JERUSALEM -- Told she was too fat to be a model, Danielle Segal shed a quarter of her weight and was hospitalized twice for malnutrition. Now that a new Israeli law prohibits the employment of underweight models, the 19-year-old must gain some of it back if she wants to work again.

Not that she was ever overweight. At 5-foot-7, she weighed 116 pounds to begin with. Feeling pressure to become ever thinner, she dropped another 29 pounds. The unnaturally skeletal girl weighed 88 pounds by then, or about as much as a robust preteen, and her health suffered.

The legislation passed Monday aims to put a stop to the extremes, and by extension ease the pressure on youngsters to emulate the skin-and-bones models, often resulting in dangerous eating disorders.

The new law poses a groundbreaking challenge to a fashion industry widely castigated for promoting anorexia and bulimia. Its sponsors say it could become an example for other countries grappling with the spread of the life-threatening disorders.

It's especially important in Israel, which, like other countries, is obsessed with models, whose every utterance and dalliance is fodder for large pictures and racy stories in the nation's newspapers. Supermodel Bar Refaeli is considered a national hero by many. She is not unnaturally thin.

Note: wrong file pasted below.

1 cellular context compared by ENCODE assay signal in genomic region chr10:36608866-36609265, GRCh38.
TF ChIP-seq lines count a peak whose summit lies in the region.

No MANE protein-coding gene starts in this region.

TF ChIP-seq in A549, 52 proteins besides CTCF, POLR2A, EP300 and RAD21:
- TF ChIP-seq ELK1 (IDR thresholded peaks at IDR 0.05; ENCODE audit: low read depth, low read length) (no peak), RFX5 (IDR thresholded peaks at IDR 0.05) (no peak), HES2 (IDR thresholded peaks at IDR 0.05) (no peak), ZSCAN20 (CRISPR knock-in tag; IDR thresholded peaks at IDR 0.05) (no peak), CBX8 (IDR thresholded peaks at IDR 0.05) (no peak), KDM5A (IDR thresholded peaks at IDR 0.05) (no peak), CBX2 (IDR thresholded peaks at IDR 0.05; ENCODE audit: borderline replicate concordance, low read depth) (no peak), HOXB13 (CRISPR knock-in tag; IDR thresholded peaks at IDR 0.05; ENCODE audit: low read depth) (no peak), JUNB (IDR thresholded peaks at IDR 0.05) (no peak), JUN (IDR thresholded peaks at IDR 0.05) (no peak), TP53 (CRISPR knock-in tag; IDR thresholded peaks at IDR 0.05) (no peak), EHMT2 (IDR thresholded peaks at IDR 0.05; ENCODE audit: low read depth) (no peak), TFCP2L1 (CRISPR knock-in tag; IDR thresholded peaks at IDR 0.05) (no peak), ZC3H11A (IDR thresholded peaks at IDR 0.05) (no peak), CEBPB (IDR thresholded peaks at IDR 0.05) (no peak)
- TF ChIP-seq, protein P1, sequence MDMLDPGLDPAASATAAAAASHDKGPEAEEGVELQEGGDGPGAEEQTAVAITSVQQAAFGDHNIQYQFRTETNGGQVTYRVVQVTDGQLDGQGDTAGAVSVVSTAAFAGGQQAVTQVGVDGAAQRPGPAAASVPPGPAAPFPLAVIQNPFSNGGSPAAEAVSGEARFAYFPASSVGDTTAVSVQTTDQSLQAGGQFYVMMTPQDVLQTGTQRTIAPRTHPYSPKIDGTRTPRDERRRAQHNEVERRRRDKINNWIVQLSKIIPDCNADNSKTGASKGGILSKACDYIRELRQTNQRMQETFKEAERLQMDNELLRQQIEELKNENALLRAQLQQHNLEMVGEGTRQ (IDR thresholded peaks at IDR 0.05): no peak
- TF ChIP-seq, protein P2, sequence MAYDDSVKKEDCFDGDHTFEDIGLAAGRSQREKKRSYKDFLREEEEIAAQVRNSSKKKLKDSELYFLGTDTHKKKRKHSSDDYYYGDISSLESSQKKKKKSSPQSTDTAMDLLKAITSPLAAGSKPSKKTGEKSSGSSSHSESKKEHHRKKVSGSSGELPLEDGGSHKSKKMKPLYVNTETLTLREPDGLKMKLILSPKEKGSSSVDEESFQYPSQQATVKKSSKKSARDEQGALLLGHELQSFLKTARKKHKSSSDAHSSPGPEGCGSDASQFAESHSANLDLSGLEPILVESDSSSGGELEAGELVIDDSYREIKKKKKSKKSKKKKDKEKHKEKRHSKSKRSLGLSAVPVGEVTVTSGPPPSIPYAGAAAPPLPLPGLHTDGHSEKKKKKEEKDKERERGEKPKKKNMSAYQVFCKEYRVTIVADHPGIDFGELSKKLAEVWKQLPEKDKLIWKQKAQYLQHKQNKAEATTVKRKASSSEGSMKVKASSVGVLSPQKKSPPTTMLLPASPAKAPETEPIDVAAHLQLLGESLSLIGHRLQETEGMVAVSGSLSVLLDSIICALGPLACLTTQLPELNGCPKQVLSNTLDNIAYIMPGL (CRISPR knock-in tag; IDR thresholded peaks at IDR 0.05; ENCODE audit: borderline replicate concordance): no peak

The new law requires models to produce a medical report no older than three months at every shoot for the Israeli market, stating that they are, by World Health Organization standards, not malnourished.

The UN agency relies on the body mass index, calculated by factors of weight and height. WHO says a body mass index below 18.5 indicates malnutrition. According to that standard, a 5-foot-8 woman should weigh no less than 119 pounds.

In Israel, about 2 percent of girls between 14 and 18 have severe eating disorders, a rate similar to other developed countries, experts said.

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